Wednesday, February 21, 2007

What Makes a Good Short Film?

Upon entering the directing reality show competition On the Lot, I’ve had the opportunity to watch quite a few short films featured on their website. There are all kinds of genres, and a few mandatory rules. It can be no longer than five minutes in length (excluding credits), must have a beginning, middle and end (in a broad sense), and be basically PG-rated.

My experience (little as it may be) has shown that most shorts are constructed like jokes. There is a setup and a punchline. The inherent problem with this formula is that it doesn’t provide for anything in the middle. Some directors have great openings and a powerful end, but in between the two is a black hole of filler. Anytime I see people running in a short, I cringe. There is nothing wrong with a chase of some kind (as long as it’s warranted, of course), but often this just feels like the filmmaker forcing the audience from point A to B, with nothing else to say.

I like to think of the short form like a tasty sandwich. Is the bread the best part? Would you eat a sandwich with nothing in the middle? I’m not saying you discount the outside, but it must work with the meat and toppings for a complete experience. So it is with a short story. Do something interesting in the middle of your film to make people want to hang around for your great ending.

Another thing I notice is deficiencies in basic technical skill. Doing things like crossing the line, or failing to compose your shot properly, or not white balancing, or not using a microphone (forcing you to ride the volume), etc., all take the viewer out of the experience and cause you tune out. Some infractions are minor and will happen to anyone (like continuity problems), but others can be avoided with a little extra work. To be fair, you learn from doing, and if you do more, you should get better as you go. Just don’t repeat the same mistakes.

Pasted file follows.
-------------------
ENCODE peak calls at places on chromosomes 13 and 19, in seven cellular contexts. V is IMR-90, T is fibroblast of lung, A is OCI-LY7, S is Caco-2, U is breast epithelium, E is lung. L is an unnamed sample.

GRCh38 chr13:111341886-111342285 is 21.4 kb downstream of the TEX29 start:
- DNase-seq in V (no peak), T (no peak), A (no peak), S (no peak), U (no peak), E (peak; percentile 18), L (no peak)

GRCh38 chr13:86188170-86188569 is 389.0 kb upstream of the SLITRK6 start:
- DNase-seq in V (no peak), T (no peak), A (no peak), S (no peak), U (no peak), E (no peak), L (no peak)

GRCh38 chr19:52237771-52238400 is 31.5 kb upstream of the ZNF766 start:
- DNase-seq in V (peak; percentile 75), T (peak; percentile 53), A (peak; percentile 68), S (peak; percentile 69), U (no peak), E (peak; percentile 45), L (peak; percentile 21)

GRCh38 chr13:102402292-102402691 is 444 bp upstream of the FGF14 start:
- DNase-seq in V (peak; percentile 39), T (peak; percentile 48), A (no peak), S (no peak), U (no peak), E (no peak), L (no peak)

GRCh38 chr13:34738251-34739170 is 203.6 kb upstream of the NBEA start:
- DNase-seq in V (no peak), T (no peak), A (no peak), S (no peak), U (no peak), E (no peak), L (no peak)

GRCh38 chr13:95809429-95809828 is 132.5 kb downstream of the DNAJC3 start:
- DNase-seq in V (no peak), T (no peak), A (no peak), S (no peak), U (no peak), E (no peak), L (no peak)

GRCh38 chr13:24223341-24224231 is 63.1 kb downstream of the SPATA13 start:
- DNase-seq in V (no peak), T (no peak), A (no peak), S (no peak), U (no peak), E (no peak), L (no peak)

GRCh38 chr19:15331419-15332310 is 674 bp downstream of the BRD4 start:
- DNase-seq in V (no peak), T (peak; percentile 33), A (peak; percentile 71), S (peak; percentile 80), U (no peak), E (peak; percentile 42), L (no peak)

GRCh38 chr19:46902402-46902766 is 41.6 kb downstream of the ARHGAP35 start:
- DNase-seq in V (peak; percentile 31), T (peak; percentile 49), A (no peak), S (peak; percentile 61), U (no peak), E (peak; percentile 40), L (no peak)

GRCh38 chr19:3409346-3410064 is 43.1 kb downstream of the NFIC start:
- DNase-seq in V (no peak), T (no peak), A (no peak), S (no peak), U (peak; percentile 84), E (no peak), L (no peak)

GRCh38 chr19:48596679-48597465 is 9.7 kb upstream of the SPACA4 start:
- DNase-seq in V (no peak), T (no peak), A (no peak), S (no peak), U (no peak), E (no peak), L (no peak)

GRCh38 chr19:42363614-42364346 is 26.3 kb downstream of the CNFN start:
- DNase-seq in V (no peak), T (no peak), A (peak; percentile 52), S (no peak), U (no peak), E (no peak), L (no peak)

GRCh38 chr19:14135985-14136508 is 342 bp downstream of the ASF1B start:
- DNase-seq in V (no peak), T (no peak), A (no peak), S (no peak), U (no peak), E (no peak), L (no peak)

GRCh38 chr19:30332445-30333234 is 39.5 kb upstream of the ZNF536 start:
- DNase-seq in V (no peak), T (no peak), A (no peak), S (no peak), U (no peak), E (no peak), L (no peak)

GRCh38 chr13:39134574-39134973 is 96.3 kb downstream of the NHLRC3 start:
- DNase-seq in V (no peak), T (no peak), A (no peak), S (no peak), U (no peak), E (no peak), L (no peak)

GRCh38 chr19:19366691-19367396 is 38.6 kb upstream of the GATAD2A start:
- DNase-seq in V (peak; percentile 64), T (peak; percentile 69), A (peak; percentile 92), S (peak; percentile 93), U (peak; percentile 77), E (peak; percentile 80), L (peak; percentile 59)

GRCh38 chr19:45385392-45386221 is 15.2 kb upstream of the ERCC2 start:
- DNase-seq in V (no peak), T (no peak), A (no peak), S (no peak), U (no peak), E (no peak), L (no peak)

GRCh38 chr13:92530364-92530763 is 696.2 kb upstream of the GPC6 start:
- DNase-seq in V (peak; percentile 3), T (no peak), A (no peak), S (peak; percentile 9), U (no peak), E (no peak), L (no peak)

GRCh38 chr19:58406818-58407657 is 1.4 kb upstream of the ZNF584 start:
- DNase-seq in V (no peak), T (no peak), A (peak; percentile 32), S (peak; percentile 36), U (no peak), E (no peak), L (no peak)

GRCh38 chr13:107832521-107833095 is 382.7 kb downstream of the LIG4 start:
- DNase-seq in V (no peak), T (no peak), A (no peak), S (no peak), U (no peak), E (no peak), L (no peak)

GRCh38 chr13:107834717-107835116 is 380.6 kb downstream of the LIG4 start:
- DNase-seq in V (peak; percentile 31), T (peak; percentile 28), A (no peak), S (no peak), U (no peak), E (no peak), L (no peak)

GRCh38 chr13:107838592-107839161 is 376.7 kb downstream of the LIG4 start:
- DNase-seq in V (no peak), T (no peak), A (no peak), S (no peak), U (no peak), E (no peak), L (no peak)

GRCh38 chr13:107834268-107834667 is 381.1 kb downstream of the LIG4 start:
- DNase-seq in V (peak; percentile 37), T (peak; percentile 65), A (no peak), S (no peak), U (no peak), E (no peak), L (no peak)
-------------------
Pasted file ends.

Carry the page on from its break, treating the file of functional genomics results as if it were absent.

I also wish people would stop using their friends or family (or themselves) as the talent. This is fine if they happen to be actors, but when they’re not, it is so painful to endure. If I could communicate anything to other amateur filmmakers it is this: there are hungry actors all around you who want credits for their resume. Get the word out (acting classes are great resources), hold auditions and they will come. Actors can make or break you, even if you have a good script, so don’t overlook their value.

The short form is a wonderful precursor to the feature, and if you can get that right, the next step can be really exciting. I’m looking forward to it myself.

1 comment:

Richard said...

Some great advice. I'm in the process of making a first short film myself and am only too aware of how important it is to get decent audio. Looking forward to your next posts.